print self.level
            print 'Gold:',
            print self.gold
            print 'Attack',
            print self.attack
            print 'Defend:',
            print self.defend
        
            
self = Character_1('Serf')

self.level
print ' '
print 'You Picked Serf:\n'
print 'Here are your stats as of now.'
print 'Gold:',
print self.gold
print 'Level:',
print self.level
print 'Attack:',
print self.attack
print 'Defense:',
print self.defend

class Character_2:

    def __init__(self,char):
        self.char = char
        self.gold = 150
        self.level = 1
        self.attack = 4
        self.defend = 3

    def Level_Up(self,x):
        self.level += 1
        self.gold += 125
        self.attack += 2
        self.defend += 1
        if self.level >= 1:
            print 'Level:',
            print self.level
            print 'Gold:',
            print self.gold
            print 'Attack',
            print self.attack
            print 'Defend:',
            print self.defend

self = Character_2('Peasant')

self.level
print ' '
print 'You Picked Peasant:\n'
print 'Here are your stats as of now.'
print 'Gold:',
print self.gold
print 'Level:',
print self.level
print 'Attack:',
print self.attack
print 'Defense:',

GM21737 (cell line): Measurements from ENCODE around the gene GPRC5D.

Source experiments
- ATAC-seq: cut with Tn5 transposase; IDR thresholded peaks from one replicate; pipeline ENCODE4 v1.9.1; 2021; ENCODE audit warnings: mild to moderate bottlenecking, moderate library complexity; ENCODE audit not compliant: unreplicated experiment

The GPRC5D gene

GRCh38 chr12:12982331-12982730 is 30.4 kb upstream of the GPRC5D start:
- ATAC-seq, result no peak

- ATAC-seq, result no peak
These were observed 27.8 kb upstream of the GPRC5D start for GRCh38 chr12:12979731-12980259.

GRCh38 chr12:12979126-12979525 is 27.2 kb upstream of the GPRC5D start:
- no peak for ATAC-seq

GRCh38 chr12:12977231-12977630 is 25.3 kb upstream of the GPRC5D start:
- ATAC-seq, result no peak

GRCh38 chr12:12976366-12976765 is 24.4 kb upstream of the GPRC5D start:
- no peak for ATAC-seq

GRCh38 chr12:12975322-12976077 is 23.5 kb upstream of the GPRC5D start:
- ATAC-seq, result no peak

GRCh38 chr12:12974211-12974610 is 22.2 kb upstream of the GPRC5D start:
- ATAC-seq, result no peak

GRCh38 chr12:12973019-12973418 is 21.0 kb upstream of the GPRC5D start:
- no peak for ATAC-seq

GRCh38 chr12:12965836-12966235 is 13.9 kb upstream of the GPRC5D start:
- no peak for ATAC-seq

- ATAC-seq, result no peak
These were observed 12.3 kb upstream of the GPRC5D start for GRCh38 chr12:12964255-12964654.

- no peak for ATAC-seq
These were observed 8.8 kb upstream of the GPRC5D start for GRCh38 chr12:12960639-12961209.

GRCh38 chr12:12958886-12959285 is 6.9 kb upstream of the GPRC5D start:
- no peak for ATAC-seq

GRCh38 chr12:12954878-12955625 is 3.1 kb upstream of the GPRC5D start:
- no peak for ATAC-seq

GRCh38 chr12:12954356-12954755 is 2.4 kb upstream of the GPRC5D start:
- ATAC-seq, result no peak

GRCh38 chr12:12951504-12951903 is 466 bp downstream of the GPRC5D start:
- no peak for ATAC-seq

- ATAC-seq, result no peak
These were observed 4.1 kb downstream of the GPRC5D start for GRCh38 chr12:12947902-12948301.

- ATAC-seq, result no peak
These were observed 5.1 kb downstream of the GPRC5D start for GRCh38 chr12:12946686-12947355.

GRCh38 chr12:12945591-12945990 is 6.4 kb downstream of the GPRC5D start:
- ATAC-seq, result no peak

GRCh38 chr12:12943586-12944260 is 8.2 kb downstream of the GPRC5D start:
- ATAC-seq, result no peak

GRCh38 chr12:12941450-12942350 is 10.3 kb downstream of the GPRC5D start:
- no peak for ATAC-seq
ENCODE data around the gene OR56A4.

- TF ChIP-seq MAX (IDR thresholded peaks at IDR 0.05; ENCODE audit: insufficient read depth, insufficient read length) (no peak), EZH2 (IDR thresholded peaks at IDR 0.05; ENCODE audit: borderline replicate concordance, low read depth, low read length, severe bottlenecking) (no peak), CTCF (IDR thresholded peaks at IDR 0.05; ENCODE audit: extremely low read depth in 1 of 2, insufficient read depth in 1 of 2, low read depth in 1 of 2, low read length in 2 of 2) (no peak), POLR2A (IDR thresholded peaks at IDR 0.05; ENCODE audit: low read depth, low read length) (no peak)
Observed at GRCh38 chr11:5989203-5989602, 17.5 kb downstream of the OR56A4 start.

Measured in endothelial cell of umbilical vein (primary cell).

print self.defend
0

Ah, a number of errors!

1. You need to understand that when you write a class, it won't get executed UNTIL you create an instance of it, i.e. var = myClass() . So you can define all your classes at the top of your script, and the order doesn't matter. What matters is when you create instances of them.

2. Please don't use self outside of the class - it makes your code really confusing. WITHIN the class, self refers to itself, but outside of the class, give it a different name that refers to the initialized instance you have created, i.e.:

class MyClass(object):
    def __init__(self, name):
        self.name = name
    def sayHi(self):
        # notice that when referring to anything in this class
        # from WITHIN itself, we use the 'self' name.
        print "Hello, my name is", self.name

# only when we call an instance of this class is its code executed
inst = MyClass("Frank")
# when referring to parts of the class from OUTSIDE
# of its declaration, we use the variable name we assigned it
# to. Preferrably not 'self' as that gets confusing.
print "The class' name is", inst.name
inst.sayHi()

3. Like I said, the script executes downwards. What you have in yours is:
- you make the main menu
- you get the choice
- you make a Character_1 class instance
- you make a Character_2 class instance
Declare all your classes at the top of your script (to keep things organized), then you can do something like I showed earlier: